Fagaras Fortress, Transylvania Romania
Built in 1310 on the site of a former 12th century wooden fortress (burned by the Tartars in 1241), Fagaras was enlarged between the 15th and 17th centuries and was considered one of the strongest fortifications in Transylvania. The fortress was surrounded by a deep moat which, in times of war or social unrest, could easily be filled with water from a nearby mountain brook. A bridge over the moat provided the only access point. The fortress boasts three floors and five towers.
Throughout the years, Fagaras Fortress functioned mainly as a residence for various princes and their families. Transylvanian Prince Gabriel Bethlen (1613-1629), strongly influenced by the Italian Renaissance, brought architects and glassmakers from Italy who rebuilt the fortress, bestowing elegance and beauty to the construction. During the rule of Georg Rákóczi (1630-1649), the castle’s fortifications were doubled and the moat was enlarged. Ráckózi had the bastions bridged and covered, the moat paved with stones, the bridge and the casemates repaired and a guardhouse built.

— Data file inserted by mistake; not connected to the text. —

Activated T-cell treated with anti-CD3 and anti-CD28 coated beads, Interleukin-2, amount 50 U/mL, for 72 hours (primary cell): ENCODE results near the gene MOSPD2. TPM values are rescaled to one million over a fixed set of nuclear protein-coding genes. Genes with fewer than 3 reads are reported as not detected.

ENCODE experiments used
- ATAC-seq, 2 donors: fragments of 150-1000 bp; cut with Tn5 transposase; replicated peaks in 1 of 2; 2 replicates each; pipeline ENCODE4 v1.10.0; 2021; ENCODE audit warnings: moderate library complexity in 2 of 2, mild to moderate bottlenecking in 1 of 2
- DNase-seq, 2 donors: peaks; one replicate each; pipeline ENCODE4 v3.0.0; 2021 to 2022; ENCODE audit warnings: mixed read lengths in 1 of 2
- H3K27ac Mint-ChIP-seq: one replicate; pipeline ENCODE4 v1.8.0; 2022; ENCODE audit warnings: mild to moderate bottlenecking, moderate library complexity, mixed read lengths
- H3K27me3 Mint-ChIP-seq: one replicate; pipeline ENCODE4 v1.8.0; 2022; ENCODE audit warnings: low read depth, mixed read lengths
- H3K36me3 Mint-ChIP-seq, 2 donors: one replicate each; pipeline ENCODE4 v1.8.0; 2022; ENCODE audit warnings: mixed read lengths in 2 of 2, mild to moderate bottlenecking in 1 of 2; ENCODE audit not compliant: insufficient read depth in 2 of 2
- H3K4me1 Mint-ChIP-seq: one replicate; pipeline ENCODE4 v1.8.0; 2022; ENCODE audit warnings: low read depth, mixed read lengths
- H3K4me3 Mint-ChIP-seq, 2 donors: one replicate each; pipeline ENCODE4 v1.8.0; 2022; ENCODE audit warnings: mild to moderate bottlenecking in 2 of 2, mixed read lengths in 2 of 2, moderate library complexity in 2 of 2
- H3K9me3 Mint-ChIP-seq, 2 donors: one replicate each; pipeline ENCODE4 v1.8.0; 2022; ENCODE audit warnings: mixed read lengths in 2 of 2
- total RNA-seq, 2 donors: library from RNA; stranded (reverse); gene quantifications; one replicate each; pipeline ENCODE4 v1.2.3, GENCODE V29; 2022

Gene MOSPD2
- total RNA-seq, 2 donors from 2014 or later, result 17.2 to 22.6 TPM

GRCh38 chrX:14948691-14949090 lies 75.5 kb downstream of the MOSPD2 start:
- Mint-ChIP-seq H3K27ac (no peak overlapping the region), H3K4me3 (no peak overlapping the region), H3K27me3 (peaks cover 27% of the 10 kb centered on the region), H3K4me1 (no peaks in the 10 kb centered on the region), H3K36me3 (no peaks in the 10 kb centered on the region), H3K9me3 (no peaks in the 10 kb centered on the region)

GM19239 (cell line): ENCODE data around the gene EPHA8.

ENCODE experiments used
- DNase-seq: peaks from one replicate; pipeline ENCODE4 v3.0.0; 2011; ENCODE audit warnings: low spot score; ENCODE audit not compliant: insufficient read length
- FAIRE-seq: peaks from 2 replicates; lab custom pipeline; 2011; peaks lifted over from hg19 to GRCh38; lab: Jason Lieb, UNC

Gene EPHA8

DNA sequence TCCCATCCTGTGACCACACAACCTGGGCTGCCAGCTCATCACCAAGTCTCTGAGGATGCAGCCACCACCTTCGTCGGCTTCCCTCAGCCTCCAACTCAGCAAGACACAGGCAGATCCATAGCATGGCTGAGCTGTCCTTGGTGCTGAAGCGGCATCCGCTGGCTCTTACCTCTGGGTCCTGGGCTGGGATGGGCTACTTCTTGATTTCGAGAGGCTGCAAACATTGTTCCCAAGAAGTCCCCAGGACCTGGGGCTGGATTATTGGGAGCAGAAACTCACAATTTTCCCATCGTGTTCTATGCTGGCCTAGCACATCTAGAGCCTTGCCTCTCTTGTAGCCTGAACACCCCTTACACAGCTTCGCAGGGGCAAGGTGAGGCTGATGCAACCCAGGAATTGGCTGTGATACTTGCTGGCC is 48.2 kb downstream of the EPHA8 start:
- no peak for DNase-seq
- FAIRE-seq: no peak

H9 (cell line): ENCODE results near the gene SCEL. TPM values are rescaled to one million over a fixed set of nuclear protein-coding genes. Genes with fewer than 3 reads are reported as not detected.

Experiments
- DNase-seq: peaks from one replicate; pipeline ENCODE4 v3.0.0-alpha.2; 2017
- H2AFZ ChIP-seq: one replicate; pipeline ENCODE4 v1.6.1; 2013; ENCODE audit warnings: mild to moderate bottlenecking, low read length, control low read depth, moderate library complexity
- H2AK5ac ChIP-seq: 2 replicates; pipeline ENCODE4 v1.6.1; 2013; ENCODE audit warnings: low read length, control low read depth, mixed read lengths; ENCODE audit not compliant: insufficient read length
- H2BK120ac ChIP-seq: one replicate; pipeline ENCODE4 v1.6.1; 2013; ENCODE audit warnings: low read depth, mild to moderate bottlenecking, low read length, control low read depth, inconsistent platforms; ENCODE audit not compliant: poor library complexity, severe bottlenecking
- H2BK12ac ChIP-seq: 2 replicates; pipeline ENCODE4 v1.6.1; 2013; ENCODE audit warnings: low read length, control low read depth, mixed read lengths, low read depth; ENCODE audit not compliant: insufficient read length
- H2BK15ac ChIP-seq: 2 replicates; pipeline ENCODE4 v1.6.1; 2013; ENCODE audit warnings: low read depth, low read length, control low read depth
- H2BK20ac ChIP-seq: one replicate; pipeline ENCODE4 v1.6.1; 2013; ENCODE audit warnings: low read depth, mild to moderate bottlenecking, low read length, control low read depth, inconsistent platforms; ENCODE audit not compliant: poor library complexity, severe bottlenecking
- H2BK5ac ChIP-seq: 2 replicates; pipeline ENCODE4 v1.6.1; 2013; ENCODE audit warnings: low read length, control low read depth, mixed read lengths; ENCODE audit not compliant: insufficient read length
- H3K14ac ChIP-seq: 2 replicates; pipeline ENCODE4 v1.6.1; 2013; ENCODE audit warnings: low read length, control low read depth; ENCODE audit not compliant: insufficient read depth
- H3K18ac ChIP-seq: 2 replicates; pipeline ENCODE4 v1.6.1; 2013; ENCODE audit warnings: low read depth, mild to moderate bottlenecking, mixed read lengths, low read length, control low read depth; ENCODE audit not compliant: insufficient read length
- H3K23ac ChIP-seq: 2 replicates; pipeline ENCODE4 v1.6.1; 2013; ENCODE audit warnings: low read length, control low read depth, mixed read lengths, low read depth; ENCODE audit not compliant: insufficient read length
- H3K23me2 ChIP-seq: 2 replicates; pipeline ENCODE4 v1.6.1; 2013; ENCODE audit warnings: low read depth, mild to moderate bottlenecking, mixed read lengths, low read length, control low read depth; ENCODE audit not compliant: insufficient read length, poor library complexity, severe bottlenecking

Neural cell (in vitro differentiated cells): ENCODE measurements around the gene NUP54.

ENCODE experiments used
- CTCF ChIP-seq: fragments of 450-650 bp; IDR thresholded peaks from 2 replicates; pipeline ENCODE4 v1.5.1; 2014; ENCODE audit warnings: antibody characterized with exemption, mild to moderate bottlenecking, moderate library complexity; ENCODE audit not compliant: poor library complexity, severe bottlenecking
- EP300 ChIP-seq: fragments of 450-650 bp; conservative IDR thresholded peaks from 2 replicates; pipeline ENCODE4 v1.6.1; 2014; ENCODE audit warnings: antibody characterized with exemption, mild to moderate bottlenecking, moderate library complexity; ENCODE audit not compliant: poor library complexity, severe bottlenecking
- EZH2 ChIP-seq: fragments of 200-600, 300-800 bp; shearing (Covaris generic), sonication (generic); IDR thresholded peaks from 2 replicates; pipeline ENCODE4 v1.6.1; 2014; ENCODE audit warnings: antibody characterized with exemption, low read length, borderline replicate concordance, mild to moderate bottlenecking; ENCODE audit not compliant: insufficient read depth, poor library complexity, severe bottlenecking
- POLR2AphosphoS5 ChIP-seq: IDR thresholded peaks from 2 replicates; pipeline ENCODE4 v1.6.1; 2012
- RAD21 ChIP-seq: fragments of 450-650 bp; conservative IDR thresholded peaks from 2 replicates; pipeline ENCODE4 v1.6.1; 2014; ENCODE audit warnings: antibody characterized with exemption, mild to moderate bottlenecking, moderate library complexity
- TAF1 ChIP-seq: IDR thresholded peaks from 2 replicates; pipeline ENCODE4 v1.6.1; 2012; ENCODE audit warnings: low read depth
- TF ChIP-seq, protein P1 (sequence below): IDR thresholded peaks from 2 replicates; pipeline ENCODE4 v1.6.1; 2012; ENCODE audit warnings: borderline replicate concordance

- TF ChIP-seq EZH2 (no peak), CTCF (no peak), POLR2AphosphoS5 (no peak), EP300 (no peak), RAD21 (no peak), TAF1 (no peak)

Records show that the interior must have been luxurious in the 17th century; unfortunately, little of its former grandeur has been preserved. The castle was deprived of its decorations and fancy furniture when it was turned into a military garrison in the 18th century.
In 1948, Fagaras Fortress was taken over by the communists and functioned as a political prison until it was turned into a museum.
Today, the beautifully preserved fortress houses the Fagaras County Museum, displaying Roman artifacts, a collection of medieval weapons and traditional folk crafts. The museum also hosts a beautiful collection of icons painted on glass.